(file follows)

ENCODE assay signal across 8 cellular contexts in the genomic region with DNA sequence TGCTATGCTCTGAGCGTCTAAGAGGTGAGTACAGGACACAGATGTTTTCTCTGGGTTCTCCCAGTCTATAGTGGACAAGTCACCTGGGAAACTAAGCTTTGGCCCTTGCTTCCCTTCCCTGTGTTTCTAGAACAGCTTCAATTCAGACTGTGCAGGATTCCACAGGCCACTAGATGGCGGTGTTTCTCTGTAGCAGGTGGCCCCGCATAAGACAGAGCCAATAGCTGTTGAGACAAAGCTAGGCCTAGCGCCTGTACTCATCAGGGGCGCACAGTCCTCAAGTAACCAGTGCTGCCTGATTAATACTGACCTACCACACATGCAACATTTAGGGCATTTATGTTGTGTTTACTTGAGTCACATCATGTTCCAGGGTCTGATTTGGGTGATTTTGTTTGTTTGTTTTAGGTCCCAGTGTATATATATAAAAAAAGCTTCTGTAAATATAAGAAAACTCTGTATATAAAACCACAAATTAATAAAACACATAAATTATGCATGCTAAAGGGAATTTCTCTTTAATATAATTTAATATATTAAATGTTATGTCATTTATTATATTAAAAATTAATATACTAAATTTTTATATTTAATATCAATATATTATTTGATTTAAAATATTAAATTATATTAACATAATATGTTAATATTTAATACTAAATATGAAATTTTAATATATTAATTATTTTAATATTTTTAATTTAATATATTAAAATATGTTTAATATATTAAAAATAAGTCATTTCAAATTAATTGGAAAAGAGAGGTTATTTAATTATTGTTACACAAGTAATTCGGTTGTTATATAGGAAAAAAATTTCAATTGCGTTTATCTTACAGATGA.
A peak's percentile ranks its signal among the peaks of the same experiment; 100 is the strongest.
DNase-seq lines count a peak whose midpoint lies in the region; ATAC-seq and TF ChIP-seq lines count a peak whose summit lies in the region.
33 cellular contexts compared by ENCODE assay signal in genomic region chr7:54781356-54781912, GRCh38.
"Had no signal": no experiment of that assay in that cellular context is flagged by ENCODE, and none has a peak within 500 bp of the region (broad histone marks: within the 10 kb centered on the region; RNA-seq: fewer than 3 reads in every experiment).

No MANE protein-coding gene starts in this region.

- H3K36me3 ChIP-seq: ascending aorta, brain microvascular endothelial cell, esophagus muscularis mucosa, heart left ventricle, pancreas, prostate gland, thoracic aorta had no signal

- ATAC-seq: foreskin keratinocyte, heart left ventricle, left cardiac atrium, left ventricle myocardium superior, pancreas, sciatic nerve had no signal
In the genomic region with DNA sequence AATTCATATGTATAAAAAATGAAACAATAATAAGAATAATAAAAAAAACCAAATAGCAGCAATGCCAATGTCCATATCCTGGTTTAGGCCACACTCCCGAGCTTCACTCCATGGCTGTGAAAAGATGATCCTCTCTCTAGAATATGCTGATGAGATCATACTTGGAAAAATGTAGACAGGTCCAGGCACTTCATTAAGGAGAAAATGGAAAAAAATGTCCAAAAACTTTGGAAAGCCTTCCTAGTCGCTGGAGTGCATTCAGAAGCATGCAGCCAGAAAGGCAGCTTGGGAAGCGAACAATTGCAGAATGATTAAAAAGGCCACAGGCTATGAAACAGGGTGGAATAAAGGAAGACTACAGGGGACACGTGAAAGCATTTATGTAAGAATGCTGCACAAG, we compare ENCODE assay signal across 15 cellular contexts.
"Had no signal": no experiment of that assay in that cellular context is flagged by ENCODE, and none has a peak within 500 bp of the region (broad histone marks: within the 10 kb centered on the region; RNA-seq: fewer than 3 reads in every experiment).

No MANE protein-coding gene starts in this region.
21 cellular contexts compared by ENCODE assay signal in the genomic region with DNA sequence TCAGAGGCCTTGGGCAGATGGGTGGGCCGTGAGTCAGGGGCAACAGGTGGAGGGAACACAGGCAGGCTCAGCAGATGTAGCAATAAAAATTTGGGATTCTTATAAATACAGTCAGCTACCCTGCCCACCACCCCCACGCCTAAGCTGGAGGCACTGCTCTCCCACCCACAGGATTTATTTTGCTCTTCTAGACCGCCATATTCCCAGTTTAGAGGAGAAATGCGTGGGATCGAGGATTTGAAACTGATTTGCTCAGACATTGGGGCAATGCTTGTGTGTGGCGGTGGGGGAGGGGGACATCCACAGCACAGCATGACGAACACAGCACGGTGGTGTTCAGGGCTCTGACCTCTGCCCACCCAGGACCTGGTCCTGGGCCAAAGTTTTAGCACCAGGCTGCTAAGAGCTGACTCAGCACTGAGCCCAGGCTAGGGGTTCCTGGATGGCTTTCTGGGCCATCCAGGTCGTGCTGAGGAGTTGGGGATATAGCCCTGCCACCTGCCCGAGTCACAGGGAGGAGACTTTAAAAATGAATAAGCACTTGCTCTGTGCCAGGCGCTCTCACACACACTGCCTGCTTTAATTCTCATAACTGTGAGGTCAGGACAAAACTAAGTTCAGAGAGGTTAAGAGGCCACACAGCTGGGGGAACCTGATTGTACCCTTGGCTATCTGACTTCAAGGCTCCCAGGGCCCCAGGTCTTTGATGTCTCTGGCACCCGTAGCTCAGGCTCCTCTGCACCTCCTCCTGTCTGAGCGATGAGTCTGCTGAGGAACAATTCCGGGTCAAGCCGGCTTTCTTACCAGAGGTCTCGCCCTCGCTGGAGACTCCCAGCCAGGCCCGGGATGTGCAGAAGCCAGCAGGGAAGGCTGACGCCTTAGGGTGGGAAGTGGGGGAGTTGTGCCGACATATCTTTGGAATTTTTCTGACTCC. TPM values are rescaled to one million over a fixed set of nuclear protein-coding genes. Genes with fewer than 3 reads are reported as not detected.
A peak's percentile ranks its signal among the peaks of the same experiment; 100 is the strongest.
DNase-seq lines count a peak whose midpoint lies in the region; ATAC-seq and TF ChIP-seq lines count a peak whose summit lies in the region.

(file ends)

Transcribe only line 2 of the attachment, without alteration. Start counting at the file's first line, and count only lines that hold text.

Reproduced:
A peak's percentile ranks its signal among the peaks of the same experiment; 100 is the strongest.